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that he might prove to be the very one-legged sailor whom I had
watched for so long at the old Benbow. But one look at the man
before me was enough. I had seen the captain, and Black Dog, and
the blind man, Pew, and I thought I knew what a buccaneer was
like--a very different creature, according to me, from this clean
and pleasant-tempered landlord.

I plucked up courage at once, crossed the threshold, and
walked right up to the man where he stood, propped on his crutch,
talking to a customer.

“Mr. Silver, sir?” I asked, holding out the note.
“Yes, my lad,” said he; “such is my name, to be sure. And who
may you be?” And then as he saw the squire’s letter, he seemed to
me to give something almost like a start.

“Oh!” said he, quite loud, and offering his hand. “I see. You are
our new cabin-boy; pleased I am to see you.”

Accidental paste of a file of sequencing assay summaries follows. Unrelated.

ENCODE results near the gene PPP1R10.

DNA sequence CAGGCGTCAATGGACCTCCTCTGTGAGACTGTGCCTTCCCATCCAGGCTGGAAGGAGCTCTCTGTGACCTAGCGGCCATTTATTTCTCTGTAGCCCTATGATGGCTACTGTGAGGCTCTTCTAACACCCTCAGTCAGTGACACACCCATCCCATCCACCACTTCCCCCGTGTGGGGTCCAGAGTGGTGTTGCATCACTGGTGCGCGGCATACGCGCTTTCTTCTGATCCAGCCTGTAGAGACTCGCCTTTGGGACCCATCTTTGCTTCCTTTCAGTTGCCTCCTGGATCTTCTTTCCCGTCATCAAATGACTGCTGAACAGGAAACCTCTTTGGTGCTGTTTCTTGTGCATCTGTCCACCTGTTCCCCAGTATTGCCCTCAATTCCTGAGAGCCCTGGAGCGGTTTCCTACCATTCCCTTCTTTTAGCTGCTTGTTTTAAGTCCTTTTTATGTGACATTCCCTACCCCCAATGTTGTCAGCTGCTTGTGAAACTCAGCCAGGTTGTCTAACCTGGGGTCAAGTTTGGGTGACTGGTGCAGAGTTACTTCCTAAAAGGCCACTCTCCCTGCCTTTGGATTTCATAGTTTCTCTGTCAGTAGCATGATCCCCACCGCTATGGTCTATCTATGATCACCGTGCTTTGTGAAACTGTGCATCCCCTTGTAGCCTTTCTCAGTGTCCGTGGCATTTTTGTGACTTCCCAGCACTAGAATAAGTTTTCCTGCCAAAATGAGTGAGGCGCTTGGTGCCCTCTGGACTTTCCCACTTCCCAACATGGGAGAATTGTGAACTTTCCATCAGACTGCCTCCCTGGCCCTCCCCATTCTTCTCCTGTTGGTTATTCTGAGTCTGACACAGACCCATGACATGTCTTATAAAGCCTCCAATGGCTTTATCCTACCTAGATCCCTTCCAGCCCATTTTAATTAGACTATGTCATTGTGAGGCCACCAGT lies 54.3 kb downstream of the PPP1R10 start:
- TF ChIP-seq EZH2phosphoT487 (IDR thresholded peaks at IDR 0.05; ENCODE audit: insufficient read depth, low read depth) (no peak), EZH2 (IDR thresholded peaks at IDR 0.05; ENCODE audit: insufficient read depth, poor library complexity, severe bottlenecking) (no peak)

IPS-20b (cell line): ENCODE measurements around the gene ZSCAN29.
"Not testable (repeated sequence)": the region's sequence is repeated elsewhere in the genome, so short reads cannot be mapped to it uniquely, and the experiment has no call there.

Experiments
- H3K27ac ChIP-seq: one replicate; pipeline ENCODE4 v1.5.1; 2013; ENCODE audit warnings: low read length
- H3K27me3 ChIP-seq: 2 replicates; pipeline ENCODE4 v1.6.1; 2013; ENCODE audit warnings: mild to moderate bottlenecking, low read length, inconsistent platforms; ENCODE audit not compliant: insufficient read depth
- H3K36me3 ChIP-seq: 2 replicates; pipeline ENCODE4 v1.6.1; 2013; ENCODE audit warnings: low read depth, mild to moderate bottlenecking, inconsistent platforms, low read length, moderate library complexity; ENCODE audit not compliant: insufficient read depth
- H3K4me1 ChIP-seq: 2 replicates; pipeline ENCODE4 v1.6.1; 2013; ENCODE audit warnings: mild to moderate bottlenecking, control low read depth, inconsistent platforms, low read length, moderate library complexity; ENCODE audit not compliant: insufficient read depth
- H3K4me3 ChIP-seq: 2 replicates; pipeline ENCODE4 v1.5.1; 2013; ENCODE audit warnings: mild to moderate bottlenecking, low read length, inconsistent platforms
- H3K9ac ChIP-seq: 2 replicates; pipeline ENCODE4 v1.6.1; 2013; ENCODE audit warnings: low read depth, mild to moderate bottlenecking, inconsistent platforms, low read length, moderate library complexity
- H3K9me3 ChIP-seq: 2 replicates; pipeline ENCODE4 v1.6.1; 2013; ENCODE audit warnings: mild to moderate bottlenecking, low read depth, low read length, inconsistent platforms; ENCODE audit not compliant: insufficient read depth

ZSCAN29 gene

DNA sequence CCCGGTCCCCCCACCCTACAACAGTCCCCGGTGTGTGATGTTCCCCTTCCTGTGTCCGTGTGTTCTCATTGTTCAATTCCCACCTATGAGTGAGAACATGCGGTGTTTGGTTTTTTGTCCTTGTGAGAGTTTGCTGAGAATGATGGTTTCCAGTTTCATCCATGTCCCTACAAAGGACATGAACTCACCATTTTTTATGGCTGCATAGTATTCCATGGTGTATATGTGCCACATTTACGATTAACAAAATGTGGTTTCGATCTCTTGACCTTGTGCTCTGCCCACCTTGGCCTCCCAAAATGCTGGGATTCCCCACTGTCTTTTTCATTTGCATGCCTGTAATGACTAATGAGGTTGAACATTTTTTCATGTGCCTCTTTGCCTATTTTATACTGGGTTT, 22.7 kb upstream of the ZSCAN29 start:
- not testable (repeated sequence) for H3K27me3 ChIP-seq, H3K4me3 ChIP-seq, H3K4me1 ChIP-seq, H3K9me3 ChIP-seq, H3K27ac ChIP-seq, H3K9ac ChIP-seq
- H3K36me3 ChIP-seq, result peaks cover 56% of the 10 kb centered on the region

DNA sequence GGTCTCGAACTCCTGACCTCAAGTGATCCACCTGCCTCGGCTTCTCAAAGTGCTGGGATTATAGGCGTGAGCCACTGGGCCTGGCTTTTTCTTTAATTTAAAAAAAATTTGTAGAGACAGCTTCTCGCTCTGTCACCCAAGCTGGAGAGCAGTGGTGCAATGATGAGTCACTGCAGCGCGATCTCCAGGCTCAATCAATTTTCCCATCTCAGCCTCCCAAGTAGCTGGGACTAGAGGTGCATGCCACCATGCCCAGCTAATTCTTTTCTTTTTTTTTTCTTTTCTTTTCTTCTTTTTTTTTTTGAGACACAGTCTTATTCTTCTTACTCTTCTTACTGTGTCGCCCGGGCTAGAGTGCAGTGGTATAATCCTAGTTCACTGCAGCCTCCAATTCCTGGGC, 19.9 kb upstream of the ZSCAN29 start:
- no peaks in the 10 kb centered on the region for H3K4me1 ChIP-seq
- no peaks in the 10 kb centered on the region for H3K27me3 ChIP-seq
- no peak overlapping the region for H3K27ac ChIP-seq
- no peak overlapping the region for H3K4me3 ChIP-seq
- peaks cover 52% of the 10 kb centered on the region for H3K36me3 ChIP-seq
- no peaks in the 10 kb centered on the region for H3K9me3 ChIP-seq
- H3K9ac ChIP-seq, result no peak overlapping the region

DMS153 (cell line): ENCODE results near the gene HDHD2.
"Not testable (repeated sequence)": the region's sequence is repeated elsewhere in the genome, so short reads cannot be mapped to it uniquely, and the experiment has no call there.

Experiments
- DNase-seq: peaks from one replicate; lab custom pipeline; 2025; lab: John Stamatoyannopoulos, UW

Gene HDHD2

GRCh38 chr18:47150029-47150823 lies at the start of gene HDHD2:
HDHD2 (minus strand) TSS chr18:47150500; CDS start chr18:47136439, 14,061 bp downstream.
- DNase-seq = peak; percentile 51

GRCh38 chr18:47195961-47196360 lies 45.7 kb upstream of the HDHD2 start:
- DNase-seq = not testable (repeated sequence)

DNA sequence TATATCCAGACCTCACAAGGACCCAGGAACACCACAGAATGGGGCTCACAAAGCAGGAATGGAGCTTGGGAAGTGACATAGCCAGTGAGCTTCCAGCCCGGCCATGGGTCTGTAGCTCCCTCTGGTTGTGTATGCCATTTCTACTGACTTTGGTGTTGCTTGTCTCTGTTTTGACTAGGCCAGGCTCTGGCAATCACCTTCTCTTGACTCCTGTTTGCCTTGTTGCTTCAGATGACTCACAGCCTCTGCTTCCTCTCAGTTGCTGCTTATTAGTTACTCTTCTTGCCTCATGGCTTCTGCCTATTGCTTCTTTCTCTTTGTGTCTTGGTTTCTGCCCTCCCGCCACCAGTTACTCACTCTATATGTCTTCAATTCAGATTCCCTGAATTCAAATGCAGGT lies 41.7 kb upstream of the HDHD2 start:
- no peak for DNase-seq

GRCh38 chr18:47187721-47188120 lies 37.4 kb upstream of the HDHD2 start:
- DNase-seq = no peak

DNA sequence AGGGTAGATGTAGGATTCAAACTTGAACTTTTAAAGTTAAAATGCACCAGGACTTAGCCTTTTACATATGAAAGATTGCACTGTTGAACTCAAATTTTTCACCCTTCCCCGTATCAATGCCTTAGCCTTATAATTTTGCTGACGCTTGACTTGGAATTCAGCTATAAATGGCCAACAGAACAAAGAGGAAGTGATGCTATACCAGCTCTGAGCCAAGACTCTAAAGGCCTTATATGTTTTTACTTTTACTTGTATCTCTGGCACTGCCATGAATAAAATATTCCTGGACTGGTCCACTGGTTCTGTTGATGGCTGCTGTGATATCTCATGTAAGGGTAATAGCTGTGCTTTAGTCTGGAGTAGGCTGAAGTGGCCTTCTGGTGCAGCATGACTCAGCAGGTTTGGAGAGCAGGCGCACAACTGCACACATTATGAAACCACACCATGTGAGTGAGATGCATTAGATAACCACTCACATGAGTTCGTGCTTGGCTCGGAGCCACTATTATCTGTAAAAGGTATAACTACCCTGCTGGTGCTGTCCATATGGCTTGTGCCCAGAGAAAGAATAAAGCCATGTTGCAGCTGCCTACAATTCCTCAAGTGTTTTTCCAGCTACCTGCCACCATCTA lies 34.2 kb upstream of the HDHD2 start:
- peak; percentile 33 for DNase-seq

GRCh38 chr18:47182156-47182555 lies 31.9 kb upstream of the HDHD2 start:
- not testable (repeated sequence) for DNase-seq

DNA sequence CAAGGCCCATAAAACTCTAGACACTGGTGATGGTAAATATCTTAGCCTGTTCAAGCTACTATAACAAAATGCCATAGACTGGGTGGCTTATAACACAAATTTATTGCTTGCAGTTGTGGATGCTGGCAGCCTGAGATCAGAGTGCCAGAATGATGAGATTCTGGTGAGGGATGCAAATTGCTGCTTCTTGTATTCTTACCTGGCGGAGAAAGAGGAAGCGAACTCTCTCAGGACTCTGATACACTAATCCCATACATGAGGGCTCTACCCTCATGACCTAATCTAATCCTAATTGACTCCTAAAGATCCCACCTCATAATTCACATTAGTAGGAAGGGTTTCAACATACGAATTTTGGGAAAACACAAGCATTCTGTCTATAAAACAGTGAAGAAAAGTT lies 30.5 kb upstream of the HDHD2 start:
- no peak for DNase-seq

And he took my hand in his large firm grasp.
Just then one of the customers at the far side rose suddenly and
made for the door. It was close by him, and he was out in the street
in a moment. But his hurry had attracted my notice, and I
recognized him at glance. It was the tallow-faced man, wanting
two fingers, who had come first to the Admiral Benbow.

“Oh,” I cried, “stop him! It’s Black Dog!”
“I don’t care two coppers who he is,” cried Silver. “But he
hasn’t paid his score. Harry, run and catch him.”

One of the others who was nearest the door leaped up and
started in pursuit.

“If he were Admiral Hawke he shall pay his score,” cried Silver;
and then, relinquishing my hand, “Who did you say he was?” he
asked. “Black what?”

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